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Zero-Trust Security Implementation For The Distributed Enterprise

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Many organizations are amid rapid digital transformations. COVID-19 pushed a transition to remote work, and the zero-trust security model is rapidly catching on as a method for minimizing enterprise cybersecurity risk.

Combined, the need to implement both zero trust security and support for remote work means that organizations need to carefully consider the telework infrastructure that they put in place. Two options for secure remote access are the virtual private network (VPN) and software-defined perimeter (SDP). A clear understanding of the functionality of SDP vs VPN is essential to effectively implementing zero trusts for a remote workforce.

The Benefits Of Zero-Trust Security


Historically, many organizations have adopted a perimeter-focused security model. Under this model, all security solutions are deployed at the network perimeter and designed to enforce this perimeter.

The underlying assumption is that all threats originate from outside the network and that, by defending the perimeter and keeping external threats out, the organization can defend itself against attack.

This model has several issues, which have led to the development of the zero-trust security model. Zero trusts provide access to systems and resources on a case-by-case basis driven by role-based access controls. This provides much more granular access control than the perimeter-focused model, which can grant full access to any user.

The zero-trust security model is growing rapidly in popularity because it provides some different benefits. As a result, many organizations are actively seeking to implement zero-trust throughout their IT infrastructure, which can be a daunting task.

Remote Work Transforms Access Control Requirements

The COVID-19 pandemic forced rapid digital transformation on many organizations. The need to suddenly support a remote workforce drove organizations with no telework program to rapidly develop the infrastructure for remote work.

The urgency of the COVID-19 pandemic meant that many organizations adopted the secure remote access solution that they were most familiar with: VPNs. However, as these organizations look to extend their telework programs and implement zero trusts, they need to explore other secure remote access solutions, such as SDP.

How VPNs Implement Access Control


VPNs are designed to provide an encrypted tunnel between two points. After the connection is set up, all traffic flowing between a remote worker’s computer and a VPN endpoint on the enterprise network is encrypted by the VPN. This protects against eavesdropping and helps to ensure the integrity of the data being transmitted.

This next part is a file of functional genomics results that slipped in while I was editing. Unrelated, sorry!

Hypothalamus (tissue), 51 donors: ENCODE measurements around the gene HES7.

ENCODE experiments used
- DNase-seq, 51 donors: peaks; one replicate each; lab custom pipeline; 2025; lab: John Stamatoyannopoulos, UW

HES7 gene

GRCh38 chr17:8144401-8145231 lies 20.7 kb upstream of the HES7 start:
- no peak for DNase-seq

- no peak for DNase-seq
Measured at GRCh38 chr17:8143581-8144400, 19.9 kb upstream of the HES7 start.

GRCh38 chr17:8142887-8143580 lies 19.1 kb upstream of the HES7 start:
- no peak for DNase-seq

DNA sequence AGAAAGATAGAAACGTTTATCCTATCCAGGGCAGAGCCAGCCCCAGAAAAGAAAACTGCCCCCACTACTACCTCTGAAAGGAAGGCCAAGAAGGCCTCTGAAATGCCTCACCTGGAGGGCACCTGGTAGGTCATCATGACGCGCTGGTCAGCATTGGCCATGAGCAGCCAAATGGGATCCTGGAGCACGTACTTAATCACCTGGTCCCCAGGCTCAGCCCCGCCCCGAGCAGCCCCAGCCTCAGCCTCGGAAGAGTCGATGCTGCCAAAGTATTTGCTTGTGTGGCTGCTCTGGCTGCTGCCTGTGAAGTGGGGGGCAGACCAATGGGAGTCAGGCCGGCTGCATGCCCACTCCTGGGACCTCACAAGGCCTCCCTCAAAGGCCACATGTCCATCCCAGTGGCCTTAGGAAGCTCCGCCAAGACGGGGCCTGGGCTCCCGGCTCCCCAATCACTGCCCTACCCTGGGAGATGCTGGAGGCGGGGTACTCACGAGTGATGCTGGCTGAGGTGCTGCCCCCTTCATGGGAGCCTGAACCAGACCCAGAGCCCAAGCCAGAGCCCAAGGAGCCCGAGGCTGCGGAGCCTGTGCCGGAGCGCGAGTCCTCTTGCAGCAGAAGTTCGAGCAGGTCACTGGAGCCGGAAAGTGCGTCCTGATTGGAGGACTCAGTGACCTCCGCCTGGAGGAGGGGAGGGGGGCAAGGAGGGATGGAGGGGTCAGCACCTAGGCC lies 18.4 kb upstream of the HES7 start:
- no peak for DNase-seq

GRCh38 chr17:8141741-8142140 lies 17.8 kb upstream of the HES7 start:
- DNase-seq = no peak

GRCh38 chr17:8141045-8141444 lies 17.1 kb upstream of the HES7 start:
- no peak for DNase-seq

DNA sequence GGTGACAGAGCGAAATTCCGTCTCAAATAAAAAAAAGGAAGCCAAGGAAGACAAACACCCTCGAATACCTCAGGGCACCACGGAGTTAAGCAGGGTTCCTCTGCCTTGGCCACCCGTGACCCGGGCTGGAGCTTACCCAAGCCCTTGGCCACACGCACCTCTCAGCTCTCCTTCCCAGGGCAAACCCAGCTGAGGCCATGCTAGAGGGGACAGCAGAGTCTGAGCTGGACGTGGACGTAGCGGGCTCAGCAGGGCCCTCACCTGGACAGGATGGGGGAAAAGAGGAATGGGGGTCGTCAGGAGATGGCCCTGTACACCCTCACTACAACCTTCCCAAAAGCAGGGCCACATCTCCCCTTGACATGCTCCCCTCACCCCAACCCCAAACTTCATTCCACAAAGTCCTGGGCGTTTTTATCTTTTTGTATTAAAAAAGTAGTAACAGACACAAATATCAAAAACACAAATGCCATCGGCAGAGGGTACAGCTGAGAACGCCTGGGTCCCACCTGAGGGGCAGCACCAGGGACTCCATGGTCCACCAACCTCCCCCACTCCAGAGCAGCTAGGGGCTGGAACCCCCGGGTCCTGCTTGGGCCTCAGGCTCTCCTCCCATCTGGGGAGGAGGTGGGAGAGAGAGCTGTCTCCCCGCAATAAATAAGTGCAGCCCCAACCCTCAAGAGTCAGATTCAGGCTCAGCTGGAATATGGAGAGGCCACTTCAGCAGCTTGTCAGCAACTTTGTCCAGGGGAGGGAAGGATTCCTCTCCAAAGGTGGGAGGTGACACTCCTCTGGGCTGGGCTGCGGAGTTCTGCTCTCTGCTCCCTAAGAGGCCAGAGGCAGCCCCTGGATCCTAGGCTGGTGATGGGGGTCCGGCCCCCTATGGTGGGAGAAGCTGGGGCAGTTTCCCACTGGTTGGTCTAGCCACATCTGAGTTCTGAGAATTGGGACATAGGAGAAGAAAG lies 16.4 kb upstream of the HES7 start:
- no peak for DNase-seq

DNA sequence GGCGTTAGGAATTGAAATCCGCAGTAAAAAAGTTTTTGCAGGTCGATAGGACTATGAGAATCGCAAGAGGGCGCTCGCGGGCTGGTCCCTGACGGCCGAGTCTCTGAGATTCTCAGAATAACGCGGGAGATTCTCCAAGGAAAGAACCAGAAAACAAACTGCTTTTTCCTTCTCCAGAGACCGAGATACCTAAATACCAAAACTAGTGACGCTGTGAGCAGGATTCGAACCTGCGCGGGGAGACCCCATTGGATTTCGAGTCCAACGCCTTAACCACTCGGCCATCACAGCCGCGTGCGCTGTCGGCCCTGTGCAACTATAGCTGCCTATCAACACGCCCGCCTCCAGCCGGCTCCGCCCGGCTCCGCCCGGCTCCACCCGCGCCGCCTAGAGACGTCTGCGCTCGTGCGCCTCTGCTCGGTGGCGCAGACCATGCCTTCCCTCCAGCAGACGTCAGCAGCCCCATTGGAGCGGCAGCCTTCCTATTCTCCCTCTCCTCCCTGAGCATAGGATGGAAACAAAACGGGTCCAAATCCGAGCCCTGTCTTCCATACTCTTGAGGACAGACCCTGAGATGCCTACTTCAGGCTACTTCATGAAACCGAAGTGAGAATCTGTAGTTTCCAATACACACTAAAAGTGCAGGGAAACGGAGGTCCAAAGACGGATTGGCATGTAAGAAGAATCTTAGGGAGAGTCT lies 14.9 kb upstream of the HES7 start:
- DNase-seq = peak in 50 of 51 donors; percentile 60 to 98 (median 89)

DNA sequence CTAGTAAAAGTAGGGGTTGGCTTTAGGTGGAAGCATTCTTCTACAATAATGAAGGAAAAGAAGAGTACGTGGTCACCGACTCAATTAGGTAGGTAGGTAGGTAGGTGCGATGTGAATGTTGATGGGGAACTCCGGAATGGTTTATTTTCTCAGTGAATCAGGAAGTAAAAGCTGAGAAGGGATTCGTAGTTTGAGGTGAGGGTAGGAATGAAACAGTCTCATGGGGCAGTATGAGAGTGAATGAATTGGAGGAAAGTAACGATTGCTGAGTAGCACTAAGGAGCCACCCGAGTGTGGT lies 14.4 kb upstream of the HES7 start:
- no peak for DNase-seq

The goal of a VPN is to provide an experience similar to being connected directly to the enterprise network. Once the remote user’s traffic reaches the enterprise network, the VPN endpoint unwraps it from its encryption and forwards it to its destination. This means that the remote user has essentially the same network connection as the VPN endpoint.

One major issue with VPNs is that they provide minimal access control. VPNs commonly require a user to authenticate to the VPN endpoint before use, but this is the extent of their built-in security since their sole purpose is to provide an encrypted tunnel.

VPNs are designed to work with a perimeter-based security model: if you’re inside, then you’re trusted. Any additional security or access control must be layered on top of the VPN software with additional standalone solutions.

SDP And Zero-Trust Network Access

SDP takes a different approach to providing secure network access than VPNs. Instead of a VPN’s single tunnel, SDP – also called zero-trust network access (ZTNA) – creates micro connections between a remote user and the resources that they request.

The use of micro connections enables SDP to achieve a much more granular level of access control than is possible with VPNs. Each access request is compared to a set of role-based access controls by the access broker and approved or denied.

If approved, the remote user is granted access to the particular application or resource that they have been approved for and nothing else.

The design of SDP makes it possible to implement zero-trust security across an organization’s entire network infrastructure. By decoupling access to the network from access to particular resources, SDP makes it possible to enforce zero trust access controls.

This limits employees’ access to those required for their role and limits the impact of a compromised account and an attacker’s ability to move laterally throughout an organization’s network.

Designing A Modern Enterprise WAN


Every organization is pursuing digital transformation, and the COVID-19 pandemic only served to accelerate these efforts. To compete effectively in the marketplace, an organization needs to be able to leverage the cloud, support a remote workforce, and otherwise transform its IT infrastructure to make the most of modern technology.

With a remote workforce comes additional cybersecurity risks, which a zero-trust security model can help to manage. When designing IT and security infrastructure for the long-term, selecting modern solutions, such as SDP for remote access, is essential to the success of the business.